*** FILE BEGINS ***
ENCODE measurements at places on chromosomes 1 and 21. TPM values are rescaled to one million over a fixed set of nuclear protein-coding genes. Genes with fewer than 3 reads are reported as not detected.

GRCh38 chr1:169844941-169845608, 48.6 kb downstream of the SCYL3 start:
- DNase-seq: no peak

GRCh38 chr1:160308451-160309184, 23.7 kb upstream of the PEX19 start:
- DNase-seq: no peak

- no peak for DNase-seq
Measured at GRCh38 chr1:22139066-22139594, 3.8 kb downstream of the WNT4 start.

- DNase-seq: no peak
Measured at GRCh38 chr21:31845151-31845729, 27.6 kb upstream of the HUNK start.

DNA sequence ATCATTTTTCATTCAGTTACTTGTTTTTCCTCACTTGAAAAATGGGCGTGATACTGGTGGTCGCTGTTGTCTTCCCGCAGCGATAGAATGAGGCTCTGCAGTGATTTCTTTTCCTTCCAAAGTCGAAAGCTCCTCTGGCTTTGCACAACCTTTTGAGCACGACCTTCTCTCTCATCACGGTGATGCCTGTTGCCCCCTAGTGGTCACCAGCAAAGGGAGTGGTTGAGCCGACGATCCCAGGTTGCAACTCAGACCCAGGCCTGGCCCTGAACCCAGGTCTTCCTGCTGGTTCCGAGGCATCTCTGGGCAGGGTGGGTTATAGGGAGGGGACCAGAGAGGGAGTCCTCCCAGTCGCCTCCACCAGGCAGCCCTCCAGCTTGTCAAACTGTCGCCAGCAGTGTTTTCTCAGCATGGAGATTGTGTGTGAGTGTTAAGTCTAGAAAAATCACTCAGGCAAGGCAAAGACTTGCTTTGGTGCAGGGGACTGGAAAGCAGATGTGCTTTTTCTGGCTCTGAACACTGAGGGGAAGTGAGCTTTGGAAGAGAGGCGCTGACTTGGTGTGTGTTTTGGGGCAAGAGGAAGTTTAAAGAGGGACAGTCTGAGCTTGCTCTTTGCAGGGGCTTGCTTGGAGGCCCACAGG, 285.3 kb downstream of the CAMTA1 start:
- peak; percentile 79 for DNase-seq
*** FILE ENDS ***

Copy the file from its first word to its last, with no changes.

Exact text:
ENCODE measurements at places on chromosomes 1 and 21. TPM values are rescaled to one million over a fixed set of nuclear protein-coding genes. Genes with fewer than 3 reads are reported as not detected.

GRCh38 chr1:169844941-169845608, 48.6 kb downstream of the SCYL3 start:
- DNase-seq: no peak

GRCh38 chr1:160308451-160309184, 23.7 kb upstream of the PEX19 start:
- DNase-seq: no peak

- no peak for DNase-seq
Measured at GRCh38 chr1:22139066-22139594, 3.8 kb downstream of the WNT4 start.

- DNase-seq: no peak
Measured at GRCh38 chr21:31845151-31845729, 27.6 kb upstream of the HUNK start.

DNA sequence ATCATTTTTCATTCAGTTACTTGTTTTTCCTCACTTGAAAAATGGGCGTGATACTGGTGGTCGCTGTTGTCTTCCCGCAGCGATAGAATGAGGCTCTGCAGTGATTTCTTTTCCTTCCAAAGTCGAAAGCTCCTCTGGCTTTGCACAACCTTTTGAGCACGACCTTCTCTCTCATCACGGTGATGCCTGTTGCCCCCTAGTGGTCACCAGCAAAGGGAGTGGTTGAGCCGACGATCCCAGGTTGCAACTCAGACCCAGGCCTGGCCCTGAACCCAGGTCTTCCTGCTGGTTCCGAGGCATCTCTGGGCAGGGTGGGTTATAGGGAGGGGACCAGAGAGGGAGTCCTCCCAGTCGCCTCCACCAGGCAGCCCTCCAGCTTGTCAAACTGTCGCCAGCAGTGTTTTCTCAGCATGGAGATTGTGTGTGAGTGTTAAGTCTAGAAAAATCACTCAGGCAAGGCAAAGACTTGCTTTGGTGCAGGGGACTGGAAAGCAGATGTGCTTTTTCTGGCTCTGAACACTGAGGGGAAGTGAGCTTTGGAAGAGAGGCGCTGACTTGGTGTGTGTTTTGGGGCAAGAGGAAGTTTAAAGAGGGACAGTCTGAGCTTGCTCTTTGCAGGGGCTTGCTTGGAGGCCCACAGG, 285.3 kb downstream of the CAMTA1 start:
- peak; percentile 79 for DNase-seq